The immediate months that followed were stressful and not easy. However, they stuck it out. By the sixth month, they had gotten things under control and were happier for it.
The bottom line is – don’t give up! If you have the courage to stick it out, you will get where you want to be eventually, despite setbacks.
6. Speak to your family about what will change
Full-time entrepreneurship will come with its lifestyle changes. You will not be working 9 to 5. You will probably be working 6-day weeks. Some entrepreneurs I know work 7-day weeks because they love what they are doing.
Your family will need to know about these changes. This is especially important if you are married with kids. Will your partner expect you to be home by 5 pm? You will need to let them know that that might not be the case anymore.
Working as a full-time entrepreneur does not mean that you will not have any free time to spend with your family.
However, let’s face it. Your schedule will change, and you should have a talk with your family to let them know how your decision will impact their lives.
7. Meet people in a similar stage of their lives
When you are taking such a big leap, it is natural to feel alone sometimes. Your family may be there for you. However, they won’t always understand the specific problems and pains that might come with giving up your desk job and taking on bigger responsibilities.
What you need is to meet a group of people who are going through the same aches and pains. Find a Meetup for new entrepreneurs. In fact, it is better if you make friends with individuals who are a few steps ahead of you. They will be able to help you navigate the new arena that you have entered or are just about to enter.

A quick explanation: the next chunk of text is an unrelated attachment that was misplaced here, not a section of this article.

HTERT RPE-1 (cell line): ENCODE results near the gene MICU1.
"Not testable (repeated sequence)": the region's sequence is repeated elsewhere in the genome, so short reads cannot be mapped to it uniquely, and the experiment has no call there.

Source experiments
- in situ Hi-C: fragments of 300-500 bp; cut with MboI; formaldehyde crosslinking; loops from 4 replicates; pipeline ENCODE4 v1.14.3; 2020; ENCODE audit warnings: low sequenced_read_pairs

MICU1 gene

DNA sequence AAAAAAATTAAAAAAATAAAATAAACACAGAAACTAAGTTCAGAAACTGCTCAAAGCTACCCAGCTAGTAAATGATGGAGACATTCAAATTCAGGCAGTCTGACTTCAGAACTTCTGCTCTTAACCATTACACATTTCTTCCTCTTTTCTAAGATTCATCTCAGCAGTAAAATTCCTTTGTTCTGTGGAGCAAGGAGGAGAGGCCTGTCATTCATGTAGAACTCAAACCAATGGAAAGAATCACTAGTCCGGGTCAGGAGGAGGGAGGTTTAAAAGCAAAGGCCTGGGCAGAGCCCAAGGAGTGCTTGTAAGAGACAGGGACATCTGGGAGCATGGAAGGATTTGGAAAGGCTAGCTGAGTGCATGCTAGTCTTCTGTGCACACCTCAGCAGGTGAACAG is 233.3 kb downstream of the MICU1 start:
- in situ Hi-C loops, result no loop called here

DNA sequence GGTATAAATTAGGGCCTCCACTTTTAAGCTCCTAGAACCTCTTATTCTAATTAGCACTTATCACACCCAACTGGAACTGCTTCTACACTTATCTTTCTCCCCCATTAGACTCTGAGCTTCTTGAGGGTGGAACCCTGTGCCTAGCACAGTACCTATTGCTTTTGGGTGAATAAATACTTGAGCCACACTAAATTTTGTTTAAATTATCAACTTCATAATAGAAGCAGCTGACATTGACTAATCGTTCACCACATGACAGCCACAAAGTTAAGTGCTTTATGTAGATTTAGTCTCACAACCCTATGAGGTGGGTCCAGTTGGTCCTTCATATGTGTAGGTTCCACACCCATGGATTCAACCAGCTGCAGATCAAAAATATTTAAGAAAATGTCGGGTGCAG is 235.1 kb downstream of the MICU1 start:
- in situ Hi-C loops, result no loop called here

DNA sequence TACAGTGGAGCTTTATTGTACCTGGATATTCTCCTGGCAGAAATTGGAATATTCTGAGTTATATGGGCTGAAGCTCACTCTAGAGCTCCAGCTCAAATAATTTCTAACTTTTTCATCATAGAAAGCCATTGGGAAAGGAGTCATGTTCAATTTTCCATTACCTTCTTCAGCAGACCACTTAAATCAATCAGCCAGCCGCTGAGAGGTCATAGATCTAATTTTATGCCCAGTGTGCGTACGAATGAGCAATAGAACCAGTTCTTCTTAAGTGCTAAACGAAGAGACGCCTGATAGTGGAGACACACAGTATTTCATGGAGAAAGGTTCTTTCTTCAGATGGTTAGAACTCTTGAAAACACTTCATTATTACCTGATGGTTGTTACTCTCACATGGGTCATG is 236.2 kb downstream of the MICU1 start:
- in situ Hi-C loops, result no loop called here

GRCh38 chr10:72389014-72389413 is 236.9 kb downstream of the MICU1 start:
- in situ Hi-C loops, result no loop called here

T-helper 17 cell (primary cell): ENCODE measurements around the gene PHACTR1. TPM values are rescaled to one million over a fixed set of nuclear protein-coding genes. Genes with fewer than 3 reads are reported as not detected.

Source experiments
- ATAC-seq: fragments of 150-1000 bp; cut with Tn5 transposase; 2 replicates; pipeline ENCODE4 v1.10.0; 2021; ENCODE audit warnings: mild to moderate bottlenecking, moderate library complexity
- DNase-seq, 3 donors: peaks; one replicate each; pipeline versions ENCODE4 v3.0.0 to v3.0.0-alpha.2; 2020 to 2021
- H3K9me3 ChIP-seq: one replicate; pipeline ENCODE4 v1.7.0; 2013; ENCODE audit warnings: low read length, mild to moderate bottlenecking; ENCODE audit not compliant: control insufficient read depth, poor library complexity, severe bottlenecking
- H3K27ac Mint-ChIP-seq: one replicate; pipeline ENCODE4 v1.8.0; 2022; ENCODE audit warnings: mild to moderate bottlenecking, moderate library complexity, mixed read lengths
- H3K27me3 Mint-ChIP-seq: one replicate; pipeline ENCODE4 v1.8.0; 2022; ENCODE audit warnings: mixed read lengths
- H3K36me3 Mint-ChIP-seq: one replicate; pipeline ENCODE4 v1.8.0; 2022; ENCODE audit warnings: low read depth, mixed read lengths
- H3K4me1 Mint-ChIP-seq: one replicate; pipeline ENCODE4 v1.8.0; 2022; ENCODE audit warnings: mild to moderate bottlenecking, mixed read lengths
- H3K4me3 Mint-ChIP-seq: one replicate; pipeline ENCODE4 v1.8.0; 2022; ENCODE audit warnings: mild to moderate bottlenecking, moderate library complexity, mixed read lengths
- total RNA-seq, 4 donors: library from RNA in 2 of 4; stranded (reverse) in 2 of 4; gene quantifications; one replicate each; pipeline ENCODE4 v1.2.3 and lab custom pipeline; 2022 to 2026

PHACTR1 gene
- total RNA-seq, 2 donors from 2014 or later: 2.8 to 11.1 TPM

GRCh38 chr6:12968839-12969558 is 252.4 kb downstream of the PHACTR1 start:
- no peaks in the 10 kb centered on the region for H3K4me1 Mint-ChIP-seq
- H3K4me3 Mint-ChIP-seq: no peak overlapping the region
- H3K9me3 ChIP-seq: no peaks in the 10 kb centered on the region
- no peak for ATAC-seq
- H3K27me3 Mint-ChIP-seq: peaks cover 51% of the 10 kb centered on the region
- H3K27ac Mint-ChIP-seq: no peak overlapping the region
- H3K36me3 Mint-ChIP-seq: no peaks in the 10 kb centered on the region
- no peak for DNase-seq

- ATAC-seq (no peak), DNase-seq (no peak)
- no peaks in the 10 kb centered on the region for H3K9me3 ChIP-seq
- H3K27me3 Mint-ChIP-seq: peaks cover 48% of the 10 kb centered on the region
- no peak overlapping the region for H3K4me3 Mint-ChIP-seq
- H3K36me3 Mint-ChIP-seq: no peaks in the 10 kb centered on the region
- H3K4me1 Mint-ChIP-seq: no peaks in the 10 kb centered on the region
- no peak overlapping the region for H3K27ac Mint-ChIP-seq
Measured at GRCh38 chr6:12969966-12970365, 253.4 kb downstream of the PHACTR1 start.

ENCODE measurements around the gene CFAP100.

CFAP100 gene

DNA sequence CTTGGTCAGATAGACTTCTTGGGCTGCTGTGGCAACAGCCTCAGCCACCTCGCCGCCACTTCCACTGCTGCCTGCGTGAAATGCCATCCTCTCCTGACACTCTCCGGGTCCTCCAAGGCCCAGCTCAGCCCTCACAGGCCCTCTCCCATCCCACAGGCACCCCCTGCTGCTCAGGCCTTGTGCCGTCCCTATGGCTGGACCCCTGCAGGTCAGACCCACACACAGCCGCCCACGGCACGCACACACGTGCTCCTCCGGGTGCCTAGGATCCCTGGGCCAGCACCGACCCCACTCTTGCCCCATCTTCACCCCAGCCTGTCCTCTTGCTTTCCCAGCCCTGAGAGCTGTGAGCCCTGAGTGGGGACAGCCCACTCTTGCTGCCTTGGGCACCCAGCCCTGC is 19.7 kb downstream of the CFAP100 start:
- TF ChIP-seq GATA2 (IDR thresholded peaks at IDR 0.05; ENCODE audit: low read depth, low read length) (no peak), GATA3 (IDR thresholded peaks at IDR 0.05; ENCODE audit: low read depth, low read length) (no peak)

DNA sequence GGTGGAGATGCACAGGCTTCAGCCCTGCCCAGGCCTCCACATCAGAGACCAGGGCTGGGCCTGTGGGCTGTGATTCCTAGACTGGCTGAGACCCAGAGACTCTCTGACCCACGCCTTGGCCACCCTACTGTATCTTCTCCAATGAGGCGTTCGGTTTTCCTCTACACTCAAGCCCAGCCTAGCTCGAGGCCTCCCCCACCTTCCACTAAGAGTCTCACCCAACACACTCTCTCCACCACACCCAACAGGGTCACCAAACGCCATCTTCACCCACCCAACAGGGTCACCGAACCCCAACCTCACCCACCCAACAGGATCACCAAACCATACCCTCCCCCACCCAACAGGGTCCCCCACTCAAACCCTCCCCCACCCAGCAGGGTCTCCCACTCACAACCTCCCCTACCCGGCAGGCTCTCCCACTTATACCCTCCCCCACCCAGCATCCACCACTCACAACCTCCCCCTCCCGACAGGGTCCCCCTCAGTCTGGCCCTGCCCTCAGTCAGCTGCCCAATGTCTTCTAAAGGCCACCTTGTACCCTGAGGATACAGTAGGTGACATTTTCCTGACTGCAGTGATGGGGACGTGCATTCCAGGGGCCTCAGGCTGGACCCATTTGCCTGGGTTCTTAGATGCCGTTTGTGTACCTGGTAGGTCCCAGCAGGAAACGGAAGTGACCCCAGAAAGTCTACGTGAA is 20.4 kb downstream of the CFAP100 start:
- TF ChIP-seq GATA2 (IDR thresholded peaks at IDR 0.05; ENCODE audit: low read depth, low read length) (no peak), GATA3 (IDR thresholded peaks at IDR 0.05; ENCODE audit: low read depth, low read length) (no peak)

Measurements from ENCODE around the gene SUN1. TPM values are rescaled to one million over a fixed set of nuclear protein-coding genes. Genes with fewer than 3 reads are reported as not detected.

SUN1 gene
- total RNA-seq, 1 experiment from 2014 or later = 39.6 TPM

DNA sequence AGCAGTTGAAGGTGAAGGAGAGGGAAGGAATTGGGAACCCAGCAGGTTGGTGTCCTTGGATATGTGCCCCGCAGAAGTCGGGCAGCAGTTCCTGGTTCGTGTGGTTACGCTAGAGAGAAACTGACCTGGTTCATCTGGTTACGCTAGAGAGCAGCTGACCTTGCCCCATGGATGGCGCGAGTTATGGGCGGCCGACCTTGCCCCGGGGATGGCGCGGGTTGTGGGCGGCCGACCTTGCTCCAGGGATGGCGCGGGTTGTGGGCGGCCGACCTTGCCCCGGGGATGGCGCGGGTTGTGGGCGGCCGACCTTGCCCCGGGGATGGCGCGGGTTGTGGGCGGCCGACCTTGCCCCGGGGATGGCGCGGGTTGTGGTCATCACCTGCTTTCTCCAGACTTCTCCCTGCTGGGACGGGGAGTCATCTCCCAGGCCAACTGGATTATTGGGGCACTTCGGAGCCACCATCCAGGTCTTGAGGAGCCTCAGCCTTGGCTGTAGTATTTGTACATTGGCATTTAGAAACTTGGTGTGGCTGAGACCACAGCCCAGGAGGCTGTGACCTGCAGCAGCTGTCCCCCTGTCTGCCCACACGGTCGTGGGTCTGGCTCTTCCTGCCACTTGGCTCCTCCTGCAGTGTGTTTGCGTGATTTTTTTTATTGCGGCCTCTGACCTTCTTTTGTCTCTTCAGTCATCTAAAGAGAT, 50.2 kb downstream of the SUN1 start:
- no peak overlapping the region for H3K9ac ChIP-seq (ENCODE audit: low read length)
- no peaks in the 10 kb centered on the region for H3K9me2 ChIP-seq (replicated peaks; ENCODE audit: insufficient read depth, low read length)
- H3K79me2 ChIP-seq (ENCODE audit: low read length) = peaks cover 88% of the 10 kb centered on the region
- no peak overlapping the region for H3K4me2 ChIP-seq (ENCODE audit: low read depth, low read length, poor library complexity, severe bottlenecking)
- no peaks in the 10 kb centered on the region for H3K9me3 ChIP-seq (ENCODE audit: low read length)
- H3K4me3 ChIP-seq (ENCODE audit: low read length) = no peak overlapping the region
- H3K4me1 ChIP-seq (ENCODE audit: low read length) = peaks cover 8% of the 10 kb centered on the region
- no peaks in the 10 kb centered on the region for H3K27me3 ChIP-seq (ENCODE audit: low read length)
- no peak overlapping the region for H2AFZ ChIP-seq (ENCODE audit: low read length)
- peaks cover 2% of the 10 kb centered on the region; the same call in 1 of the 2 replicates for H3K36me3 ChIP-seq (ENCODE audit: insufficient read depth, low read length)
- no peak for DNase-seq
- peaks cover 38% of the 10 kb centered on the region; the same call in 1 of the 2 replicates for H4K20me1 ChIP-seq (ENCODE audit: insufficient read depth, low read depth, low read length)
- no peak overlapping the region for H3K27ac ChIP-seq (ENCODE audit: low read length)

8. Learn as much as you can
You do not have to go back to school. However, you should spend as much time as you can learning about your prospective business — before, after and during your transition.
If you are going into the real estate business, for instance, try to read as much as you can about your market and the ideas you have. Learn about marketing – you will be your own marketer and strategist (as well as many other roles).
You will need to be on top of the latest news, tools, and trends in the real estate industry because the business landscape is constantly changing.
If you are at that stage in your life when your desk job is not what you want, full-time entrepreneurship may be the way forward for you. Not only will it give you the freedom to do what you want, but will also enable you to make an impact and grow in many ways doing what you love.
Are you ready for your new life as an entrepreneur? Share your thoughts with me in the comments section below.